Bobby Womack’s sweet, wistful 1968 cover of The Mamas & the Papas’ ‘California Dreamin’ becomes Fish Tank’s lietmotif: a song as far away in time and geography from current-day Essex as possible. It’s a song that belongs to Conor, the stranger in Mia’s world, but which she quickly appropriates. Their joint relationship with ‘California Dreamin’ anticipates the uneasy emotional ground ahead: Conor seduces Mia, urges her to keep their liason a secret, and then flees the family altogether. Dreams of sunshine leave with him. Mia finds herself in a fourth-rate strip club, preparing to audition as a dancer – still in her tracksuit – but as the first bars of Womack strike up she runs outside, never to return.

There’s a similar moment of impulsive escape in Red Road, where CCTV operator Jackie abruptly leaves a party taking place on the 24th floor of the Glasgow tower block that gives this film its name. Oasis’s ‘Morning Glory’ is blaring from the living room, and a robust, tuneless group sing-a-long manages to undercut the cliched Britpop triumphalism of much UK cinema in the 1990s. Red Road is most definitely the morning after; a film defined by the harsh grief of its adult characters. A part of this grief is the result of crack cocaine abuse, which lends a stinging irony to Liam Gallagher’s promise that “All your dreams are made/when you’re chained to the mirror and the razor blade”. Jackie’s first verbal encounter with Clyde, a released prisoner who clearly has something to do with her past, occurs during the comparative silence that falls when ‘Morning Glory’ is abruptly taken off the stereo.

The film gains much in eeriness by presenting us with long stretches where, as Jackie monitors her bank of screens from the City Eye control centre, little sound intrudes but her breathing, the click of buttons and the toggle of a joystick as she zooms in and out on multiple cameras. There’s a great deal to see and not a lot to hear: devoid of a soundtrack, the security footage seems to emanate from another world, one in which everything is tainted by a mute suspicion. Red Road, unlike Fish Tank, does have an incidental soundtrack: a series of ominous squeaks and clunks like elevators shifting on their cables. It’s very Unknown Pleasures, and indeed the credits roll with a cover of Joy Division's ‘Love Will Tear Us Apart’.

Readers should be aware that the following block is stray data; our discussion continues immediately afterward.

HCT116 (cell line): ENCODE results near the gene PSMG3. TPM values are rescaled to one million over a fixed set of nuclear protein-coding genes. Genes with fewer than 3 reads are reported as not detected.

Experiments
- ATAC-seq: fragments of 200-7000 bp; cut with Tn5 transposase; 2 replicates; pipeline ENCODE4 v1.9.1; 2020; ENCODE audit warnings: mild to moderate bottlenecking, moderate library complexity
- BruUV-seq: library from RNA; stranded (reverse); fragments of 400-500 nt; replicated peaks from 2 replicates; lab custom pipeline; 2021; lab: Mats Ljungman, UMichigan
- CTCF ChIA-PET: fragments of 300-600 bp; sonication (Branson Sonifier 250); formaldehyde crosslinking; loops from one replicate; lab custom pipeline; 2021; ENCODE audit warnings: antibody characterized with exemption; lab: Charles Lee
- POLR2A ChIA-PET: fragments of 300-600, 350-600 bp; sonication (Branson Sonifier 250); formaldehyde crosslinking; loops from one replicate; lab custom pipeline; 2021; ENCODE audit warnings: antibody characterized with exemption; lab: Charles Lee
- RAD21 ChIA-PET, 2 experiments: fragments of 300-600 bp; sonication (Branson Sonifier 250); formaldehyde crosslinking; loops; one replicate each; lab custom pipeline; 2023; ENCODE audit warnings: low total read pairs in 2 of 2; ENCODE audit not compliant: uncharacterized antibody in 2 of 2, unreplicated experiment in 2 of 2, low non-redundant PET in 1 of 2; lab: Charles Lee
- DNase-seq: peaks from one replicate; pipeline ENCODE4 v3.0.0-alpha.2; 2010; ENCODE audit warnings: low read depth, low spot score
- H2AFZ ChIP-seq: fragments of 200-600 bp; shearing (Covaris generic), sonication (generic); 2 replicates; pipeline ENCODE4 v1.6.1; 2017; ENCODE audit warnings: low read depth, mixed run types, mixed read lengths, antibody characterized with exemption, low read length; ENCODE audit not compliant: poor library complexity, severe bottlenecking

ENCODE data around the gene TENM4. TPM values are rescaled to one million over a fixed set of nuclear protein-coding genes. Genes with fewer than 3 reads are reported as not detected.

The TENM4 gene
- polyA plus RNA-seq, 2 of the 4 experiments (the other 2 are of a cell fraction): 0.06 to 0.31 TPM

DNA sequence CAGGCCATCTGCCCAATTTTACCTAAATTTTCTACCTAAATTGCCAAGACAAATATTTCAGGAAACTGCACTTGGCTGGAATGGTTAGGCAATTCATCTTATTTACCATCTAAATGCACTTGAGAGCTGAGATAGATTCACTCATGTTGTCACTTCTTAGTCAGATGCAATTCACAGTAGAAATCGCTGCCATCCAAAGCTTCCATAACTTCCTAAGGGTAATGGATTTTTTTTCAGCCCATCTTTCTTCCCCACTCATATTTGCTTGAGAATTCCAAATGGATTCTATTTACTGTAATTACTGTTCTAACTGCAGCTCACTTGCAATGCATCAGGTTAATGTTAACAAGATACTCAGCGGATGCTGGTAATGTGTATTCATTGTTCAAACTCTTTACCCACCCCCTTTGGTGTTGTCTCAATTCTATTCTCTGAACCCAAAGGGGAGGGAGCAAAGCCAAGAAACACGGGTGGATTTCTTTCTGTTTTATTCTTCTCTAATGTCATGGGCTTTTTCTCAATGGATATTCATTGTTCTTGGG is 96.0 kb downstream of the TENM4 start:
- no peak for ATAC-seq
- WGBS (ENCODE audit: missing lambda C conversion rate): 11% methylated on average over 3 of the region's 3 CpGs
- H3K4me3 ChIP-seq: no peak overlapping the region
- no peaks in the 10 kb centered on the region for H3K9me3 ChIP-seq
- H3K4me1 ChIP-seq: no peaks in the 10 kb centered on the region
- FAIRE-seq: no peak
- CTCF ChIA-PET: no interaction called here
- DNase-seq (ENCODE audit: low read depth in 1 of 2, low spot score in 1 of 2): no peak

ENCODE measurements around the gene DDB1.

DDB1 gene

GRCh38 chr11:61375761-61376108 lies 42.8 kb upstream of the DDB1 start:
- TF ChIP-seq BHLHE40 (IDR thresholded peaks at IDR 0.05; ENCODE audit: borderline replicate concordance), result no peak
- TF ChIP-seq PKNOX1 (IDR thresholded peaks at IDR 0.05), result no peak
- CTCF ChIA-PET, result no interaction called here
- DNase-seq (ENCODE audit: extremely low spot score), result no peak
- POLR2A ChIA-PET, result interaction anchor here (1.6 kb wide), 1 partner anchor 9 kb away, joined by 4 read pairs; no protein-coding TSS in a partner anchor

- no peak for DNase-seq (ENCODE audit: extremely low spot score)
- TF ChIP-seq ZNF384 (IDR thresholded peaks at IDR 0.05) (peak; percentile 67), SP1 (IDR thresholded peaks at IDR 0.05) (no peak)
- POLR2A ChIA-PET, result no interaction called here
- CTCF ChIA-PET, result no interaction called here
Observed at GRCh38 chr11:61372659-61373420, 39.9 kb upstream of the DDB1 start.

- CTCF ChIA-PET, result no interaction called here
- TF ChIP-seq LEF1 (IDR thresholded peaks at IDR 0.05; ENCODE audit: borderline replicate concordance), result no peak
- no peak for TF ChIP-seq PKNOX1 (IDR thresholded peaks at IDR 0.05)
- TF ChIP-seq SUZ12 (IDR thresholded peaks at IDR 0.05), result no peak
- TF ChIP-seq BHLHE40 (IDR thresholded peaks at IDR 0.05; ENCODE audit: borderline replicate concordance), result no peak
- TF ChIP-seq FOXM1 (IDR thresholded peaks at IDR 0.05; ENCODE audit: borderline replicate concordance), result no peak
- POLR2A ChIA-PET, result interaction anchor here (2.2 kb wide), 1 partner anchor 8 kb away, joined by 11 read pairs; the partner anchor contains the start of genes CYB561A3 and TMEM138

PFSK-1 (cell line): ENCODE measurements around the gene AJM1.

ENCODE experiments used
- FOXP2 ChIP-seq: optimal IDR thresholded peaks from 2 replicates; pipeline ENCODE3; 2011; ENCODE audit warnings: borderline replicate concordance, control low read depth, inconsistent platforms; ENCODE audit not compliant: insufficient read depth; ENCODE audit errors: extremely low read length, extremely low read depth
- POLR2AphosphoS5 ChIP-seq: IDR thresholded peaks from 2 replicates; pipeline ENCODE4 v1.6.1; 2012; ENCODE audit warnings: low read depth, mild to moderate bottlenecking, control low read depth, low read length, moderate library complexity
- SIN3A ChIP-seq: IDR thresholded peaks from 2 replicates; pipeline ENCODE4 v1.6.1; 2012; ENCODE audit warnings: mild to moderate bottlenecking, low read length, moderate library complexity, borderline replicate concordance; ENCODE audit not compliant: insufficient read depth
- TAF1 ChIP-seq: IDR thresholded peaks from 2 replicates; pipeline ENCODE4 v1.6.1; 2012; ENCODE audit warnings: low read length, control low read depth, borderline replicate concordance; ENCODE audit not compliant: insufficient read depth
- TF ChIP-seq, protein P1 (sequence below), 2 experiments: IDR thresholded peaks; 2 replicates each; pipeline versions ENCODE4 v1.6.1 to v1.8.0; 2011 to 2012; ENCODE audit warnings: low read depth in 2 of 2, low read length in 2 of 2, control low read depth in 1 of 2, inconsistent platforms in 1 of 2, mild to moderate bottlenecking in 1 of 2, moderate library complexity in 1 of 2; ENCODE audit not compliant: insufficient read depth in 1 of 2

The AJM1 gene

Both of Arnold’s films are marred at their conclusions by a shift of tone to an optimism that is intended to feel hard-won, but registers onscreen as abrupt and false. The emotional complexity of her film-making is more memorably apparent in Fish Tank’s penultimate scene, where Mia, her mother, and her younger sister Tyler all dance together across their living room to Nas’s anti-anthem ‘Life’s A Bitch’. Here pessimism, thwarted tenderness, familial hatred and fragile hope all co-exist in the one spontaneous choreography.

Anwyn Crawford is an Australian writer based in New York.